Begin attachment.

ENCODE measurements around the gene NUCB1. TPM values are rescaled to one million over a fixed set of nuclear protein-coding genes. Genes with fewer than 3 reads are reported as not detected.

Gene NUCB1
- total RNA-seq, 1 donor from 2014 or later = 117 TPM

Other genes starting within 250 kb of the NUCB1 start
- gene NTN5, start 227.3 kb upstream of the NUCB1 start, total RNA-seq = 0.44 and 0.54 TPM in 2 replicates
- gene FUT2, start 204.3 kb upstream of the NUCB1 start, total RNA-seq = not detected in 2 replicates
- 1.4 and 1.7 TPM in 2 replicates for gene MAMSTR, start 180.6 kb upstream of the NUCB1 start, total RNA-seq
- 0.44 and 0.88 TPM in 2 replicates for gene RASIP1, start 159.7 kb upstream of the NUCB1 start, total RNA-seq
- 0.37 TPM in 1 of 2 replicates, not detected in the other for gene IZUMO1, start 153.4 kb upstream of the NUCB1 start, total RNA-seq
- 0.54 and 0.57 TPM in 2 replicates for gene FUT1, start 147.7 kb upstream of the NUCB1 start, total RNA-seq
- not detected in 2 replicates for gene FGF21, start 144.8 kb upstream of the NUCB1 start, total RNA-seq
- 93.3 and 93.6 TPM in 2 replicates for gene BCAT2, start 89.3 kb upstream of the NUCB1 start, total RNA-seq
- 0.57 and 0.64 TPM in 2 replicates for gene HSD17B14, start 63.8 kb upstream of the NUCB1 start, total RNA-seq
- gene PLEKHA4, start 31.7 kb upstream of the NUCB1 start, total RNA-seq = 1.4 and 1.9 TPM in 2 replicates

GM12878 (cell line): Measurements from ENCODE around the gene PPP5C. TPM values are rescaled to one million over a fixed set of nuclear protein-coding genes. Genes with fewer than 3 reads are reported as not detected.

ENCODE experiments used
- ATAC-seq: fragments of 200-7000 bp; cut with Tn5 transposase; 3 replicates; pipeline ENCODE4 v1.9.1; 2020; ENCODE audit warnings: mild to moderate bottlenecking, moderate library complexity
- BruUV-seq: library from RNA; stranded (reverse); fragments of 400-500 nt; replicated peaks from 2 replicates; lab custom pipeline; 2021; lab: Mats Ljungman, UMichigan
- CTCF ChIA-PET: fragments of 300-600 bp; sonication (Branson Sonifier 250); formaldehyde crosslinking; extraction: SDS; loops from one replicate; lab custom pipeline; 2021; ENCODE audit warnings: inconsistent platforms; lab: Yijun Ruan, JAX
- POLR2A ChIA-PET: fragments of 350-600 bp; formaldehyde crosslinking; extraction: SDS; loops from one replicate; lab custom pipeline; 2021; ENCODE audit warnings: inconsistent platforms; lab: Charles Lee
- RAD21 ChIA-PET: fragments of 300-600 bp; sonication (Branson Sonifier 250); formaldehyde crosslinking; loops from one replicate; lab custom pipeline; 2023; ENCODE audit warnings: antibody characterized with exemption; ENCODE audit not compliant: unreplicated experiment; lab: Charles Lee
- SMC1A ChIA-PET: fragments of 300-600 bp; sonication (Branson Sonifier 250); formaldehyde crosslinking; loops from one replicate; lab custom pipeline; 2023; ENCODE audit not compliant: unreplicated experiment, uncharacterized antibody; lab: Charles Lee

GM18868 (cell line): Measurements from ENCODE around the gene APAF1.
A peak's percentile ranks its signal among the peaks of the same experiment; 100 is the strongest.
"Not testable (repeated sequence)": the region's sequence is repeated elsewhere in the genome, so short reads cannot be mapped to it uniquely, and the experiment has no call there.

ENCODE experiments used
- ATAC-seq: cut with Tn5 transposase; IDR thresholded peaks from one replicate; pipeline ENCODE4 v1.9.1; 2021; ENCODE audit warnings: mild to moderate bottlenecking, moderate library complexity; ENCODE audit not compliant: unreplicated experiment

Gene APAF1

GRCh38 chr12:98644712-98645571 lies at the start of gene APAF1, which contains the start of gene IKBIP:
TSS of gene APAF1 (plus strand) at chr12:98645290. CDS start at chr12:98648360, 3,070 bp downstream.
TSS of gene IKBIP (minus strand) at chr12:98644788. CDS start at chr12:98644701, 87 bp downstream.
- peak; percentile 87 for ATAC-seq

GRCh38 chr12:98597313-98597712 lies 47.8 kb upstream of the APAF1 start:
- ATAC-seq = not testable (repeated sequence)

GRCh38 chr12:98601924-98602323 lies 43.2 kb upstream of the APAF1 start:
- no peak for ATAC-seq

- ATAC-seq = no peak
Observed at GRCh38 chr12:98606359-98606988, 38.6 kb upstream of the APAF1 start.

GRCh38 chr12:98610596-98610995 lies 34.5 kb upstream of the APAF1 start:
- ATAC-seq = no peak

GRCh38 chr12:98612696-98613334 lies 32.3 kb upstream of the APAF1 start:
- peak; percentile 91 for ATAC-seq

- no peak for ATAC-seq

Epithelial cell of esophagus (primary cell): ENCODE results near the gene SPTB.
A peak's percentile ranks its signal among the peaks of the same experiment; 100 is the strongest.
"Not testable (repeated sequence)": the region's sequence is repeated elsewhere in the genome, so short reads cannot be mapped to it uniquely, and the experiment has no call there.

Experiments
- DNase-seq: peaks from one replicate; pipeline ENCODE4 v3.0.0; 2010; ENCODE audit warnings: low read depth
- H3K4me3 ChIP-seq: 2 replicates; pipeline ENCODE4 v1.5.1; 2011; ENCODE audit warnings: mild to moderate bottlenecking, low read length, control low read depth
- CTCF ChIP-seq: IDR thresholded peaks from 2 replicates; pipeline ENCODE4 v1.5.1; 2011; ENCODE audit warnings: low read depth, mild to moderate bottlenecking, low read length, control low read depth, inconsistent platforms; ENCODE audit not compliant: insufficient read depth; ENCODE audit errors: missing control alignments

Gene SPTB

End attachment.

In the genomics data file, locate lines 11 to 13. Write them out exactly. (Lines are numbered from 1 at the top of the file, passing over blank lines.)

- not detected in 2 replicates for gene FGF21, start 144.8 kb upstream of the NUCB1 start, total RNA-seq
- 93.3 and 93.6 TPM in 2 replicates for gene BCAT2, start 89.3 kb upstream of the NUCB1 start, total RNA-seq
- 0.57 and 0.64 TPM in 2 replicates for gene HSD17B14, start 63.8 kb upstream of the NUCB1 start, total RNA-seq